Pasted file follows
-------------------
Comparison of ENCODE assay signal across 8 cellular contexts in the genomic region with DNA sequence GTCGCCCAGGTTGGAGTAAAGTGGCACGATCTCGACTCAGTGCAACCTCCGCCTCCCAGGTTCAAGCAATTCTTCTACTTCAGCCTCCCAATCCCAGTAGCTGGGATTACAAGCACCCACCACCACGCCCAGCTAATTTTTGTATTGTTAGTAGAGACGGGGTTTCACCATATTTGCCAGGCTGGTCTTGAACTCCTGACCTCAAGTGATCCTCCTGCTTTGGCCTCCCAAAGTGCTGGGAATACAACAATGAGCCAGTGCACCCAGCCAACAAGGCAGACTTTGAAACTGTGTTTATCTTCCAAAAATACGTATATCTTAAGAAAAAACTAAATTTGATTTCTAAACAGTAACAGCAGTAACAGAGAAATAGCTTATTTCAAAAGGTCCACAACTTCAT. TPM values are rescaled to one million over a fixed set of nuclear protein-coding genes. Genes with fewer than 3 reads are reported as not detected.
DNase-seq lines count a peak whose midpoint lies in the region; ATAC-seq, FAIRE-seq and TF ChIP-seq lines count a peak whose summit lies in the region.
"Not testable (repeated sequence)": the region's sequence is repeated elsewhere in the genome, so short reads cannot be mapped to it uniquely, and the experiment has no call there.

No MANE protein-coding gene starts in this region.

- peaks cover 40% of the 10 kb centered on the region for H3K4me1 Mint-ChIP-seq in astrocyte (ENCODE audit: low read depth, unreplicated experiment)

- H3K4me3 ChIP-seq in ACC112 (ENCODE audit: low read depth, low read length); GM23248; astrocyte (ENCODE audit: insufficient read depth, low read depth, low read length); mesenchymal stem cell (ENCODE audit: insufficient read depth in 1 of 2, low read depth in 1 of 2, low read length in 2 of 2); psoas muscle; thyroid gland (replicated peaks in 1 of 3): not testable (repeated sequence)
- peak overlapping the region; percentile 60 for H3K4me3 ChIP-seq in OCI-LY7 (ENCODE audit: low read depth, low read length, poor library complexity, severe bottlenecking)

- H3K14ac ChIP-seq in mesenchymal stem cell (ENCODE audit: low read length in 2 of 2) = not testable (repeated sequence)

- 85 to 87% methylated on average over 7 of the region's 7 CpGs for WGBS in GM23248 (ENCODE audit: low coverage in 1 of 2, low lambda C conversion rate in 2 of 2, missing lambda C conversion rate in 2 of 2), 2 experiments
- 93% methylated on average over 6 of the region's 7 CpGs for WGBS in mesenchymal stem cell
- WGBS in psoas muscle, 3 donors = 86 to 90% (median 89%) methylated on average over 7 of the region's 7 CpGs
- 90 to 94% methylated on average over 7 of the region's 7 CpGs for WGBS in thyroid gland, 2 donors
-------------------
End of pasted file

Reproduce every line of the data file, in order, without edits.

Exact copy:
Comparison of ENCODE assay signal across 8 cellular contexts in the genomic region with DNA sequence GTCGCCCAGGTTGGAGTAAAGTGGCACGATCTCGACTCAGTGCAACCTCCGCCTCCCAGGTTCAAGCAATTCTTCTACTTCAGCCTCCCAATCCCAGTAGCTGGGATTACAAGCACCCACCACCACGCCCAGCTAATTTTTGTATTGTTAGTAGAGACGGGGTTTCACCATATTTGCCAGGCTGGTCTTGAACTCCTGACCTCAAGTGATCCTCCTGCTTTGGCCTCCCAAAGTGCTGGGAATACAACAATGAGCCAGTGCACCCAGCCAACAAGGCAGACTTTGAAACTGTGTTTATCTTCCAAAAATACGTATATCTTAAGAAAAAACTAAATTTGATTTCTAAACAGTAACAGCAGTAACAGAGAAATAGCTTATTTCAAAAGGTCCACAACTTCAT. TPM values are rescaled to one million over a fixed set of nuclear protein-coding genes. Genes with fewer than 3 reads are reported as not detected.
DNase-seq lines count a peak whose midpoint lies in the region; ATAC-seq, FAIRE-seq and TF ChIP-seq lines count a peak whose summit lies in the region.
"Not testable (repeated sequence)": the region's sequence is repeated elsewhere in the genome, so short reads cannot be mapped to it uniquely, and the experiment has no call there.

No MANE protein-coding gene starts in this region.

- peaks cover 40% of the 10 kb centered on the region for H3K4me1 Mint-ChIP-seq in astrocyte (ENCODE audit: low read depth, unreplicated experiment)

- H3K4me3 ChIP-seq in ACC112 (ENCODE audit: low read depth, low read length); GM23248; astrocyte (ENCODE audit: insufficient read depth, low read depth, low read length); mesenchymal stem cell (ENCODE audit: insufficient read depth in 1 of 2, low read depth in 1 of 2, low read length in 2 of 2); psoas muscle; thyroid gland (replicated peaks in 1 of 3): not testable (repeated sequence)
- peak overlapping the region; percentile 60 for H3K4me3 ChIP-seq in OCI-LY7 (ENCODE audit: low read depth, low read length, poor library complexity, severe bottlenecking)

- H3K14ac ChIP-seq in mesenchymal stem cell (ENCODE audit: low read length in 2 of 2) = not testable (repeated sequence)

- 85 to 87% methylated on average over 7 of the region's 7 CpGs for WGBS in GM23248 (ENCODE audit: low coverage in 1 of 2, low lambda C conversion rate in 2 of 2, missing lambda C conversion rate in 2 of 2), 2 experiments
- 93% methylated on average over 6 of the region's 7 CpGs for WGBS in mesenchymal stem cell
- WGBS in psoas muscle, 3 donors = 86 to 90% (median 89%) methylated on average over 7 of the region's 7 CpGs
- 90 to 94% methylated on average over 7 of the region's 7 CpGs for WGBS in thyroid gland, 2 donors